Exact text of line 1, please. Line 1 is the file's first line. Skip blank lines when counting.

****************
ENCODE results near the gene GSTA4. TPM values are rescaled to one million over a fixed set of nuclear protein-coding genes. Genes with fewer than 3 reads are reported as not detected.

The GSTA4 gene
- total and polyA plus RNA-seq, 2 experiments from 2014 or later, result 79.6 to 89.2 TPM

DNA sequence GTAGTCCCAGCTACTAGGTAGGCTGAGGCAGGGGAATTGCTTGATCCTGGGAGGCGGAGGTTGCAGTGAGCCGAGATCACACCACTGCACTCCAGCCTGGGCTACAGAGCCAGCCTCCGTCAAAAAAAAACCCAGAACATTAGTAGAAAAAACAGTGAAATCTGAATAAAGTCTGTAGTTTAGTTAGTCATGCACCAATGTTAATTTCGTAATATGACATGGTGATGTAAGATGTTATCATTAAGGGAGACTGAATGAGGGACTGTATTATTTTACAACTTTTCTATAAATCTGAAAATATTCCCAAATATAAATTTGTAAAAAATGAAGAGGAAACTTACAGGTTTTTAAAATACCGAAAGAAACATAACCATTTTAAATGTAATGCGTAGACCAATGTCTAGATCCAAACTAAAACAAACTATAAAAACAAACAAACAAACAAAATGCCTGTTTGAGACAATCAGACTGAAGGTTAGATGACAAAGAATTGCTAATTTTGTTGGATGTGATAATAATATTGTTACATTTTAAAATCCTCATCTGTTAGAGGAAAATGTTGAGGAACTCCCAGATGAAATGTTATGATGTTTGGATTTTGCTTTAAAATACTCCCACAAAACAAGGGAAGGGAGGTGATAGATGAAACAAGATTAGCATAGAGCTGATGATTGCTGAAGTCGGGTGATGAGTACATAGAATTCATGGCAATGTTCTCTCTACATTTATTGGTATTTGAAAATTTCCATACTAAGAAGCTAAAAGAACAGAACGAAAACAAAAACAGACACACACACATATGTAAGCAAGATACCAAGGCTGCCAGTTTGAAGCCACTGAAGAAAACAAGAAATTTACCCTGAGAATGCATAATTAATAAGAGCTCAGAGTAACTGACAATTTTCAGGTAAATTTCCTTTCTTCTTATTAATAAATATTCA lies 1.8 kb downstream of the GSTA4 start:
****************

ENCODE results near the gene GSTA4. TPM values are rescaled to one million over a fixed set of nuclear protein-coding genes. Genes with fewer than 3 reads are reported as not detected.